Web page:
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Mueller’s Internet Governance Advisory Efforts Recognized
Most people turn on their computers and log on to the Internet every day without a second thought. For one faculty member at the School of Information Studies (iSchool), though, how the Internet is governed, the intricacies of its infrastructure and the technical protocols and policies that direct its functioning have been of critical focus for many years, and are particularly intense in 2015.
Professor Milton Mueller, a world-recognized expert on Internet governance policy, has been involved in those issues on a global level through several organizations. His work with the American Registry of Internet Numbers (ARIN) recently was cited as being instrumental to the United States’ efforts to privatize the Internet domain name system.
Last March, the U.S. government announced a plan to transition oversight of the Internet Assigned Numbers Authority (IANA) functions contract, moving control from the National Telecommunications and Information Administration to the global multi-stakeholder community. Those functions have been managed since 1998 by the Internet Corporation for Assigned Names and Numbers (ICANN). That organization has been responsible for allocating and maintaining the codes and numbering systems used in Internet technical standards; however, its contract to do so expires Sept. 30.
Mueller is one of 15 members of ARIN’s volunteer advisory council, which has formulated recommendations for the U.S. government’s transitioning process. His volunteer service has involved consulting to ARIN and outreach to the multi-stakeholder global Internet community. His efforts, and the iSchool’s support of them for ARIN, were cited recently by the organization’s president and CEO, John Curran. In a letter thanking iSchool Interim Dean Jeffrey Stanton for supporting Mueller’s work, Curran wrote that Mueller’s “extensive commitment” through numerous teleconferences and face-to-face meetings is “crucial in ARIN making great strides in Internet number resource policy and regional outreach efforts at ARIN meetings and outreach events.”
Dependent on volunteers to fulfill its mission, the organization “would not see the same success without their contributions. We cannot thank you enough for supporting his participation and service to the ARIN community,” Curran wrote. With ARIN on the verge of seeing IPv4 [Internet Protocol version 4] run out and its preparations for the wide-scale deployment of IPv6 [Internet Protocol version 6], Curran noted that, “While impossible to predict, 2015 is sure to present ARIN with new challenges and opportunities. We are very fortunate to have Milton on the ARIN Advisory Council to help the ARIN community find the best way forward.”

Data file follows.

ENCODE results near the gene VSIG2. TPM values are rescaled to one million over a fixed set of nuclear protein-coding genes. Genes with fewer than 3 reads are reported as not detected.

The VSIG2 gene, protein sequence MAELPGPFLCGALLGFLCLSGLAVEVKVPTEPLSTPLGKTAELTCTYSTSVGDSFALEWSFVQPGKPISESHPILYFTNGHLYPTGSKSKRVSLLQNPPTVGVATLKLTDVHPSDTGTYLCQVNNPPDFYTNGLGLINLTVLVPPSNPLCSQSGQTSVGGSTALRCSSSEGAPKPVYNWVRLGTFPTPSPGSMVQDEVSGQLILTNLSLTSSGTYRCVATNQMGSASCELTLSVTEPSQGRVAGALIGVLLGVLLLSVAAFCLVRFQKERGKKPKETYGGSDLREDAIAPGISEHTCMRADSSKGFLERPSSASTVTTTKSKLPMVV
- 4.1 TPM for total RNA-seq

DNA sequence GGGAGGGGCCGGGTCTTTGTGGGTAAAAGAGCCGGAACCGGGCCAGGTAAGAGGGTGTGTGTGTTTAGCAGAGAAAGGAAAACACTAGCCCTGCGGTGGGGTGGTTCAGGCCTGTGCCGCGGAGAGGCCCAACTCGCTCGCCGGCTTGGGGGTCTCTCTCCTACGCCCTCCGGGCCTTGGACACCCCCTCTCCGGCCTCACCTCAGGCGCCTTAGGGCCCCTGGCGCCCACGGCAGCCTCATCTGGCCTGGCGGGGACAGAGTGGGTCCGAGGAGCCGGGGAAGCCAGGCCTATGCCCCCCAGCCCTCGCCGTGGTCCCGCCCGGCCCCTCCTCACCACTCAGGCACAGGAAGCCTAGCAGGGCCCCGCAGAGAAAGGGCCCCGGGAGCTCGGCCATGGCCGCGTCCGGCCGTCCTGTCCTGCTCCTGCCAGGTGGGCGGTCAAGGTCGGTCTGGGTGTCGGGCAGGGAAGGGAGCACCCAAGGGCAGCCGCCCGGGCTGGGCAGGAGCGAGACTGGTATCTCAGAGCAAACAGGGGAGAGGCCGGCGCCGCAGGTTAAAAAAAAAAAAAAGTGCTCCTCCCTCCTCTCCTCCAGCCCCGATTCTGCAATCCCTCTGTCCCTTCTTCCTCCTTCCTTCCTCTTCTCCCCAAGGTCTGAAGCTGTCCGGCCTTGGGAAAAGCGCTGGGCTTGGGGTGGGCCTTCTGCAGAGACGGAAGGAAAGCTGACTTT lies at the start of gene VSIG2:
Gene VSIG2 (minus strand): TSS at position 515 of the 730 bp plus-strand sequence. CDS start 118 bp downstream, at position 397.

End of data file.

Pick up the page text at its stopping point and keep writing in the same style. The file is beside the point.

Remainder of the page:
“We at the iSchool are extremely proud of Milton’s efforts on Internet governance,” says Interim Dean Jeff Stanton. “Milton has achieved international prominence in an area of work that directly impacts the security and robustness of the Internet.”
Mueller and Brenden Kuerbis, a postdoctoral researcher at the iSchool, have presented their recommendations for the IANA transition in a paper submitted to the Global Multi-stakeholder Stakeholder Meeting on the Future of Internet Governance. In “Roadmap for Globalizing IANA: Four Principles and A Proposal for Reform,” they proposed that the IANA function be separated from ICANN’s policy process; that domain-name system IANA functions with the Root Zone Maintainer functions be performed by Verisign and put into a new, independent, “DNS Authority”; and that a nonprofit organization controlled by a consortium of TLD registries and root server operators be created. Details of that proposal are here.
Continuing his service, Mueller was in Washington, D.C., recently for the State of the Net 2015 conference, and is now in Singapore at ICANN’s 52nd meeting, where discussions of and preparations for the IANA transition are dominating the agenda.
He recently observed that in addition to ICANN members’ work “trying to devise a new institutional arrangement to control IANA,” other issues facing the international Internet community include the deployment of IPv6, and issues related to cyberspace security. “These cybersecurity issues are in the news so often, in so many different ways and through so many different perspectives,” Mueller says. He cited news of legislation being proposed to create a new federal entity to supervise cybersecurity in the U.S. Department of Homeland Security. “That is just one example, one tiny piece of the whole picture that’s going on.”
“Cyberspace and the militarization of cyberspace is something that is reaching new levels,” he adds. “Hopefully [at ICANN] we’ll start taking steps to resolve that in 2015.” Those concerns present additional issues about which the U.S. must formulate policies governing its conduct, he says. For instance, “China and the U.S. have to continue deciding if they will cooperate or be in conflict around this issue.”
Mueller also serves on the governing board of the iSchool’s Center for Convergence and Emerging Network Technologies (CCENT), is chair of the scientific Committee for The Internet Governance Project and is chair of the Steering Committee for the Global Internet Governance Academic Network.